PropertyGuru Malaysia Property Market Index Q4 2021

PropertyGuru Editorial Team
PropertyGuru Malaysia Property Market Index Q4 2021
After a long wait, improved economic conditions following the easing of pandemic-related movements have resulted in a more stabilised property sector. Bringing in a conducive environment for home buyers in the third quarter of 2021 (Q3 2021), all key markets are showing an upward price trend this quarter.
However, overall supply registered a sharp drop in this period, indicating hesitancy among sellers in the market, due to low buyer appetite and downward pressure on house prices that were seen in previous months.
In tandem with overall economic activity as well as improving sentiments on job and financial stability, transactional activity is expected to gradually pick up in the coming quarter.

Report Highlights

  1. Get The Guru View
  2. Price Index & Supply Index Overview
  3. Regional Analysis

  4. Conclusion
  5. Download The Full Report

Read the online report here:

Get The Guru View: Key Findings of the PMI Q4 2021

Price & Supply Index Overview

The PropertyGuru Malaysia Property Asking Price Index, which tracks the asking prices in primary and secondary property markets on a quarterly basis, stood at 88.67 points in Q3 2021. This represents a 0.92% quarter-on-quarter (QoQ) uptick from Q2 2021, and a slight year-on-year (YoY) gain of 0.08% from Q3 2020.
Notably, asking prices across all four key regions of Kuala Lumpur, Selangor, Penang, and Johor, showed positive growth. This indicates that nationwide recovery could be on the cards, given that this is the first time all four markets registered positive quarterly growth, since the pandemic impacted the sector (starting Q2 2020).
A sharp decline in supply volume registered in Q3 2021, is a reminder that the property market is not entirely moving upwards. The PropertyGuru Malaysia Property Supply Index, which tracks supply via property listings on PropertyGuru, showed that property supply dropped by 6.51% QoQ in the third quarter, despite a positive gain of 11.94% in Q2 2021.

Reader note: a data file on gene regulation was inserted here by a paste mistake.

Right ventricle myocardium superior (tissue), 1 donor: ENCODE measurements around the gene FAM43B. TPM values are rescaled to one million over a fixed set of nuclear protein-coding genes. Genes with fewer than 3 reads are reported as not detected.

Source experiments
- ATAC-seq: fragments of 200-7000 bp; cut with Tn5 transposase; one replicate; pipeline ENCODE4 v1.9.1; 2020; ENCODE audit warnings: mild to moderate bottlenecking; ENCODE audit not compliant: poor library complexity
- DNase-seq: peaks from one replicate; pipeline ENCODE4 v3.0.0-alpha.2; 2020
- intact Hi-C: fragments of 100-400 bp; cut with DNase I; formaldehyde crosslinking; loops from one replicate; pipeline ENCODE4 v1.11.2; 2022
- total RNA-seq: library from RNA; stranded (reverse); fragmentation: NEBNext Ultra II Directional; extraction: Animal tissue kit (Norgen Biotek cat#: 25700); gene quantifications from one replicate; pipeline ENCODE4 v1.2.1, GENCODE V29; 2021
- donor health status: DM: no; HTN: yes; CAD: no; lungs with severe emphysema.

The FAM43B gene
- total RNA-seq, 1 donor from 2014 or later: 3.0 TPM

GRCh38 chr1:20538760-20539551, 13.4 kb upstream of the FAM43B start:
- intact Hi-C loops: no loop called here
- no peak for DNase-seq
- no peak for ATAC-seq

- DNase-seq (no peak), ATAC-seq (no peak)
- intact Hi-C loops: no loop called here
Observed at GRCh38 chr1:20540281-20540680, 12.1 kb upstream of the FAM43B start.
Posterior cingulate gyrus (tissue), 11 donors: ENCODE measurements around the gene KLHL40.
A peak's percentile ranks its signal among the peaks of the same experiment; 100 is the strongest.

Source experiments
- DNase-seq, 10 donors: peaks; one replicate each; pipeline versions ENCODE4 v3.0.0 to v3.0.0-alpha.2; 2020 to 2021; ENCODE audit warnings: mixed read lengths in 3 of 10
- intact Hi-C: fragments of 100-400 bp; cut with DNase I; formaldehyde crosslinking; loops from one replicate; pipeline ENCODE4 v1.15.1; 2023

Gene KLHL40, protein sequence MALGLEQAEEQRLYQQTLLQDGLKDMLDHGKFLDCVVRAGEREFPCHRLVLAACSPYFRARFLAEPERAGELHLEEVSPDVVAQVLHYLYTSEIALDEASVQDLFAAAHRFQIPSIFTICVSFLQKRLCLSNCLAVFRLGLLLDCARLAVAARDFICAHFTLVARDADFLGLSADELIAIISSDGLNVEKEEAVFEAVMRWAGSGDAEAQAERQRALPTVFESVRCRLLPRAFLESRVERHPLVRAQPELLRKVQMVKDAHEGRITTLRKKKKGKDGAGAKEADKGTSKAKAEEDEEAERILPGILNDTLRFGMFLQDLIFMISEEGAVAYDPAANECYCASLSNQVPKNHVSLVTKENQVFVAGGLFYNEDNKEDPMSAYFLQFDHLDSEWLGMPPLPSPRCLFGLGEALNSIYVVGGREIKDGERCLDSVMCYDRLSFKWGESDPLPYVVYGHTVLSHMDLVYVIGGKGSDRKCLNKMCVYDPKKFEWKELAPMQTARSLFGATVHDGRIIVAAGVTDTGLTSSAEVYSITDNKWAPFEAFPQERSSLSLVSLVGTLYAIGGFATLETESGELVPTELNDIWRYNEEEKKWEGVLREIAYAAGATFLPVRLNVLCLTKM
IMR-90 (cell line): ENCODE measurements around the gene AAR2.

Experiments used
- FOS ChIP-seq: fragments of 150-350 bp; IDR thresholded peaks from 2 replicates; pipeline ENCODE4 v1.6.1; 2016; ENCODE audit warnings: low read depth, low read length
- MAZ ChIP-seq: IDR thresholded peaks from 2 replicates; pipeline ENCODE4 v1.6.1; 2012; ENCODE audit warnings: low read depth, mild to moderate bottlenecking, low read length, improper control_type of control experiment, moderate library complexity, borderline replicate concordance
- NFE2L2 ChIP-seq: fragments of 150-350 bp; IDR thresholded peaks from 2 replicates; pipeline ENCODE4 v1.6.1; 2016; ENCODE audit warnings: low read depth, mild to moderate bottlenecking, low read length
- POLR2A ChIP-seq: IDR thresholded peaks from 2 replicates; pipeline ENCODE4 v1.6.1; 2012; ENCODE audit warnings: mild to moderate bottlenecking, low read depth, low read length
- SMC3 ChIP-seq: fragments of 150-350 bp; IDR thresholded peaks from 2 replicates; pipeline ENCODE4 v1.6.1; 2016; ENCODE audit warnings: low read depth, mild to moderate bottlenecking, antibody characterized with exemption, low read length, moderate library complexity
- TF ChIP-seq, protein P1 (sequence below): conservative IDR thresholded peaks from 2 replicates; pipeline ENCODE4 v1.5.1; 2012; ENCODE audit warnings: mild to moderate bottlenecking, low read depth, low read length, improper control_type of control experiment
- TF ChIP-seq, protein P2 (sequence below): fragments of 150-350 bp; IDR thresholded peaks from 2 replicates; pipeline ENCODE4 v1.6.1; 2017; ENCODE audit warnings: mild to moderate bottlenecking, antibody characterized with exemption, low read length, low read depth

This is also reflected in a marginal 4.99% YoY increase in Q3 2021, in contrast to the double-figure YoY increases in the two previous quarters.
Listing trends on our website suggest that part of the reason for this could be a temporary decrease in supply volume from the secondary market. This is likely due to downward trending prices in H1 2021, with sellers temporarily putting their selling plans on hold for most of the third quarter.
Another factor behind the temporary cooling of the secondary market could have been the difficulty in accommodating physical property viewings while infection rates were still high.
While property companies have accelerated their digital transformation to cater to an end-to-end buying process, about 66% of consumers expressed preference for a combination of virtual and physical viewings, according to the PropertyGuru Malaysia Consumer Sentiment Study H2 2021.
The easing of restrictions in the current quarter will allow more freedom of movement for fully vaccinated individuals. This includes inter-state travel, which will broaden the reach in key economic regions, to would-be buyers seeking to migrate there for better job prospects.
As at end-October 2021, nine states are in Phase 4 of the National Recovery Plan, including Kuala Lumpur, Selangor, and Johor. Seven states are in Phase 3, including Penang.

Top Performing Regions and District Analysis

Kuala Lumpur: A changing pace for prices

Asking prices moved upwards in Kuala Lumpur by 2.04% QoQ in Q3 2021, picking up pace from the 1.56% QoQ increase it registered in the previous quarter. This was also the biggest price increase among the four key regions.
Significantly, the capital district also saw a 1.09% YoY growth in the third quarter, marking the first upward shift in yearly asking prices since it began its downward trend back in Q4 2017.
New developments in established and popular locales (which continue to command good prices) such as Bangsar, Mont’ Kiara, and Sri Hartamas are playing a part in reviving property interest in KL, while the addition of more affordable housing options via government-led initiatives are also making their presence felt.
Big ticket developments such as the Tun Razak Exchange, Bandar Malaysia, and KL Metropolis are among some of the ongoing projects that excite the market in the near future, while having a positive impact on surrounding property prices.
Following the overall supply trend, property supply in KL fell by 7.30% QoQ in Q3 2021. It also dropped by 5.26% YoY, marking its first drop since Q4 2020. This is also due to a lower number of secondary properties being put up for sale, because of downward pressure on pricing.